Ministers and academicians pay tributes to Sir Ziauddin Ahmed

Senior Sindh Education and Literacy Minister Pir Mazharul Haq speaks at a session organised at the Ziauddin University on Saturday to observe Dr Ziauddin Ahmed’s 64th death anniversary. staff photo

Glowing tributes were paid to Dr Lieutenant-Colonel Sir Ziauddin Ahmed – an Indian academician, mathematician, logician, natural philosopher, politician, political theorist, versatile educationist, visionary and eminent scholar who was the rector of the Aligarh Muslim University (AMU) in India – for his contribution to the cause of education and socioeconomic empowerment of Muslims in the Indo-Pak subcontinent.
Speakers at a session organised by the Sir Ziauddin Ahmed Memorial Society at the Abul Hasan Jafarey Auditorium, Ziauddin University, on Saturday to observe Ahmed’s 64th death anniversary also highlighted the confidence of Quaid-e-Azam Muhammad Ali Jinnah that Ahmed enjoyed.
“It was this confidence that led to his active involvement in formulation of policies envisaged for a separate Muslim state to be carved out of India once the British left it,” said Sir Syed University of Engineering and Technology (SSUET) Chancellor/Aligarh Old Boys Association President ZA Nizami. “His papers reveal that he had suggested massive industrialisation in the North Western Frontier Province and establishment of the State Bank of Pakistan in the country’s eastern wing,” said Ahmed’s daughter Dr Aijaz Fatima.
Fatima said her father, who had also been the member of the Indian Legislative Assembly, was a strong proponent of socioeconomic empowerment of the Indian Muslims.
Petroleum and Natural Resources Minister Dr Asim Hussain said being a logician, Ahmed could perhaps better realise the relevance of close and congenial relationship between Pakistan and Afghanistan.
Senior Sindh Education and Literacy Minister Pir Mazharul Haq said Ahmed, who continued to serve as the vice chancellor of the AMU until his death in December 1947, strongly supported the establishment of the Sindh University in April 1947.
Haq said, “My grandfather Pir Ilahi Bakhsh (Alig) was quite disillusioned to realise that the Congress Party, claiming to be a secular party, was little interested in the establishment of a university in Sindh, a province with Muslim majority.”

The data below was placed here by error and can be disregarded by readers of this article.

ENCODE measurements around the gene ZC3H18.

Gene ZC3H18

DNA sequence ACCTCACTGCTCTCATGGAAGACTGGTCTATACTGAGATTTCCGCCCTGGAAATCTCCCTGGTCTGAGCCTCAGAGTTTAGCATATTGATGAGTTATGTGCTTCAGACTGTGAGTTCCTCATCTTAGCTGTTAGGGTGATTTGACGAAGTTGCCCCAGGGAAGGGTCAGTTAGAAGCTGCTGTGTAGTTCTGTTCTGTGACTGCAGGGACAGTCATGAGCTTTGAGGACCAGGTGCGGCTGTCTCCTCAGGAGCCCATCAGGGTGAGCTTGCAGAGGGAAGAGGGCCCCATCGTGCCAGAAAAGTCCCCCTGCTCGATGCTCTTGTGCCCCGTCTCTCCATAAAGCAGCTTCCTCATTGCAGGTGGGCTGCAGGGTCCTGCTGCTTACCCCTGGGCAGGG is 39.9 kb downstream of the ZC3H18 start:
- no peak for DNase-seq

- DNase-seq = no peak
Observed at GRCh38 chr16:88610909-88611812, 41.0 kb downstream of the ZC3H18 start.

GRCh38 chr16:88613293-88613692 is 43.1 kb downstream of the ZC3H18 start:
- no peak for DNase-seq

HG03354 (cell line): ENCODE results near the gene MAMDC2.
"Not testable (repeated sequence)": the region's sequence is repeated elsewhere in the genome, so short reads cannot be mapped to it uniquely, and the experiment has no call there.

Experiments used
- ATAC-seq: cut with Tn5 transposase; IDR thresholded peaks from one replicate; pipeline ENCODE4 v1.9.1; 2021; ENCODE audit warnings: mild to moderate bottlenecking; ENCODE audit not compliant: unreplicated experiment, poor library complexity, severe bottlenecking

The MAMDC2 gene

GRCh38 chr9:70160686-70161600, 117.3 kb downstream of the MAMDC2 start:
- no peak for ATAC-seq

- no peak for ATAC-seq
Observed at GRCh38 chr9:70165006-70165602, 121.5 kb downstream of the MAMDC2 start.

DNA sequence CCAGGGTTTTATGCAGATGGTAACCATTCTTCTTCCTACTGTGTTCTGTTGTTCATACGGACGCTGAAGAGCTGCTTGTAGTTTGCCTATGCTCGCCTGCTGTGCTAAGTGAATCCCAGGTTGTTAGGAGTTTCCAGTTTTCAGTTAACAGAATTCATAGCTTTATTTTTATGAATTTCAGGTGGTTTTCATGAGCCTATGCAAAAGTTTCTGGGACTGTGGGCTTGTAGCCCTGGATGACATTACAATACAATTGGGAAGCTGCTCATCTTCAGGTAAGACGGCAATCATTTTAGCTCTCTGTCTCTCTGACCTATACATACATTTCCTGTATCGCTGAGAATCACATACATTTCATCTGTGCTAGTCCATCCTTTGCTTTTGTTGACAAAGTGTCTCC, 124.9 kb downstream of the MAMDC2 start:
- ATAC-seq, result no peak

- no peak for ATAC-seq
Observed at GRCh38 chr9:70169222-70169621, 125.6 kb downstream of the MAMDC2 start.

He said under the guidance of his teacher, Bakhsh not only got the charter adopted by the Sindh Constituent Assembly for the university in the province, but also managed to convince Prof AB Haleem, another of his teachers from the AMU, to become its first vice chancellor.
“This very vision was also shared by the Pakistan People’s Party government under the leadership of Benazir Bhutto, who supported the establishment of private universities in Sindh,” he added. The minister said, “The SSUET was the first of these universities that was granted the charter by the Sindh Assembly.”
Former Ziauddin University vice chancellor Shahid Aziz Siddiqui said, “Though Ahmed never migrated to Pakistan, but his death in the UK had occurred during his efforts to raise funds for the establishment of a technical institute at Chittagong in former East Pakistan.”
Speakers highlighted Ahmed’s achievements as the first Indian Muslim to secure a master’s degree in mathematics from the Trinity College, Cambridge, and also to win the Sir Isaac Newton Scholarship. Tributes were also paid to Sir Syed Ahmed Khan, Nawab Mohsinul Mulk and Nawab Waqarul Mulk for their contributions to promoting the Aligarh School of Thought among the Muslims.

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